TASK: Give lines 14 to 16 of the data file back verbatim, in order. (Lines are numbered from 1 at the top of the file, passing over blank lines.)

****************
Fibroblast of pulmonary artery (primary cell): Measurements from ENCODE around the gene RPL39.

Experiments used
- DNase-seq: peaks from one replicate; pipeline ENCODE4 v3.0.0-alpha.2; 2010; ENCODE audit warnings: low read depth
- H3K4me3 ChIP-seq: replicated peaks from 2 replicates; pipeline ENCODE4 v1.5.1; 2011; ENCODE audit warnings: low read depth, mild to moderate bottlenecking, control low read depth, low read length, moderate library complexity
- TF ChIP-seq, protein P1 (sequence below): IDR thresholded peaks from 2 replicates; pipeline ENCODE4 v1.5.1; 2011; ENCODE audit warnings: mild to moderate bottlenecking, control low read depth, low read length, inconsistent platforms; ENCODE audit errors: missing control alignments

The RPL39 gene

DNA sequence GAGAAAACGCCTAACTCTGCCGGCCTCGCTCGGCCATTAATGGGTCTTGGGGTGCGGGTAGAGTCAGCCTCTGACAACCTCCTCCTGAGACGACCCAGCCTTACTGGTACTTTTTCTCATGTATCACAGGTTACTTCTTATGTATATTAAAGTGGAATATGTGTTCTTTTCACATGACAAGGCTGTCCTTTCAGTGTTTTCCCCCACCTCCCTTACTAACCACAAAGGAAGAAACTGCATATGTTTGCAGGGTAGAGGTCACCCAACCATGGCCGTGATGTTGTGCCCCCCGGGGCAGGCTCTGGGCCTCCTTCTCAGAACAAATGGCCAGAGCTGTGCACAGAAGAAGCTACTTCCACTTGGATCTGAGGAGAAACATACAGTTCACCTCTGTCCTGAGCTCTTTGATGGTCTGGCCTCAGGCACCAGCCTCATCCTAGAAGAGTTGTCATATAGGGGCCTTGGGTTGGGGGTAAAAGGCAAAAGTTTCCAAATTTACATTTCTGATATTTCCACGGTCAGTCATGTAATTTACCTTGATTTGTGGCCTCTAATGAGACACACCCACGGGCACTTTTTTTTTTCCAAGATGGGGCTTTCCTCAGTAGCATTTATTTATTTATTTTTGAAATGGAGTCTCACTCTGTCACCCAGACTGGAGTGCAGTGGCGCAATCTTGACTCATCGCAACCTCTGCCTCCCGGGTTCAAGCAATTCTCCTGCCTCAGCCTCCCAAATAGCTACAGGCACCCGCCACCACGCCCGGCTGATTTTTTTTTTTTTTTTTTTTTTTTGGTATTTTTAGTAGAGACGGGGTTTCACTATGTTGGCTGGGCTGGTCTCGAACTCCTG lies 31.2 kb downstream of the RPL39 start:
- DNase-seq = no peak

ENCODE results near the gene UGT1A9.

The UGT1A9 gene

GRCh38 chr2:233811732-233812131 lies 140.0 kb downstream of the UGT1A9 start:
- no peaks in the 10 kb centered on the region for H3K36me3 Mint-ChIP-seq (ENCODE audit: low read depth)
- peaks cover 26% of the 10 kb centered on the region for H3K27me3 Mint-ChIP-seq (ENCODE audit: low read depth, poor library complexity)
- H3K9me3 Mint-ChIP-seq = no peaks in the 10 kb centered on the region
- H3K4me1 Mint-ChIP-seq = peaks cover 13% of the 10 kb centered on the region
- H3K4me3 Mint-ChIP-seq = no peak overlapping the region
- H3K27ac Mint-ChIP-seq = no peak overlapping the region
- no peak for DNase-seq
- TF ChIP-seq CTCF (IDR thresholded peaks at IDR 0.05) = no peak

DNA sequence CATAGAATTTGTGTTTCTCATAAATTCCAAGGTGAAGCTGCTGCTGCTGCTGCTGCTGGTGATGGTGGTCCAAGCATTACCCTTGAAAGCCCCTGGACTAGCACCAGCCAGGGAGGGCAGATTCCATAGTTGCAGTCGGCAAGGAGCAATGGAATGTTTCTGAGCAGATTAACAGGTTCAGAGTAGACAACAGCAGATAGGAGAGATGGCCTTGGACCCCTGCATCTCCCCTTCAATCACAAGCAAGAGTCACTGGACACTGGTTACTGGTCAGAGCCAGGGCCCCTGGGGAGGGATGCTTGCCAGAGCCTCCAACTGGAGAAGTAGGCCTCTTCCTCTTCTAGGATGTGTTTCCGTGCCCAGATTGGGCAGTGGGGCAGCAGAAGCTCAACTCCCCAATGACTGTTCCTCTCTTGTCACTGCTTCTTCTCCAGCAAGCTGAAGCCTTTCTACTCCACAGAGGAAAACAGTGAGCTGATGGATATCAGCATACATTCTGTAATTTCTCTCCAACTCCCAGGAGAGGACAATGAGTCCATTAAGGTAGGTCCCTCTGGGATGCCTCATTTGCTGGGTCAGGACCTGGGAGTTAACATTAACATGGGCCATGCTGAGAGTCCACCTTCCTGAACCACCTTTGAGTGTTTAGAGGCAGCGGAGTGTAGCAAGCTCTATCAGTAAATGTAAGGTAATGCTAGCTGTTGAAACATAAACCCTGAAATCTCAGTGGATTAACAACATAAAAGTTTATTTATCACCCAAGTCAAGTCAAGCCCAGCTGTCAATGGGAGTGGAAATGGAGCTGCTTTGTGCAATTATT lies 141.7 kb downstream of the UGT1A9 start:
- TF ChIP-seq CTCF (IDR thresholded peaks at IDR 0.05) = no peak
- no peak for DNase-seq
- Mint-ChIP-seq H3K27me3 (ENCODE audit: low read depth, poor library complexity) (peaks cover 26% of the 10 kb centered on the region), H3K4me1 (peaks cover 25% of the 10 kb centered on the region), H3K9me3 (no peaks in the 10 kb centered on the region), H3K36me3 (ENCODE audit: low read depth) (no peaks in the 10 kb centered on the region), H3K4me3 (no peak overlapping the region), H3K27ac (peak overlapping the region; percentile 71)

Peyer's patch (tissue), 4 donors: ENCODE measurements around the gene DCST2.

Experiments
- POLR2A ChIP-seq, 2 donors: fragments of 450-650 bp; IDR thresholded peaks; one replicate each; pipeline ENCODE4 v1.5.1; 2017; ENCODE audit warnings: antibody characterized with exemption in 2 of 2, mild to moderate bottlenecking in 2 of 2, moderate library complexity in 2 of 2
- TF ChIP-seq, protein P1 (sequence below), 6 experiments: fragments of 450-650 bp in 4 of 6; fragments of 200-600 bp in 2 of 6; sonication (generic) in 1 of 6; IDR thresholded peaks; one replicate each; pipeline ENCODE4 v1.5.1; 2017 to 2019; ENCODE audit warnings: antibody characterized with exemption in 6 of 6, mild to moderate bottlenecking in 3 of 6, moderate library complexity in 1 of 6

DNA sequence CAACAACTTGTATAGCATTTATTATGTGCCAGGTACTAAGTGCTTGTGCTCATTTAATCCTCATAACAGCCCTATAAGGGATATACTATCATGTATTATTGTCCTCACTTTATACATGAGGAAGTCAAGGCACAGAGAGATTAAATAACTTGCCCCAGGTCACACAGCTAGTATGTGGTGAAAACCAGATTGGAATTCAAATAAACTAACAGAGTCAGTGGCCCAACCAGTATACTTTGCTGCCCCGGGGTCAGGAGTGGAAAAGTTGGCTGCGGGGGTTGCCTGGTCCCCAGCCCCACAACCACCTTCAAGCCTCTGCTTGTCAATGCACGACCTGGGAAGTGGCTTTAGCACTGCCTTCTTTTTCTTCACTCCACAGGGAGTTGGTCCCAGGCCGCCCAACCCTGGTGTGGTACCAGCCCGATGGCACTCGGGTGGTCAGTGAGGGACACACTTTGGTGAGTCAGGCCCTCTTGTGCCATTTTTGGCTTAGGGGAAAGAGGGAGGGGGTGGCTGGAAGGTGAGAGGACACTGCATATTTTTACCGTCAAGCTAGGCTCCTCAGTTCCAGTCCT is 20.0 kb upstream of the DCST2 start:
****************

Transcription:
- H3K9me3 Mint-ChIP-seq = no peaks in the 10 kb centered on the region
- H3K4me1 Mint-ChIP-seq = peaks cover 13% of the 10 kb centered on the region
- H3K4me3 Mint-ChIP-seq = no peak overlapping the region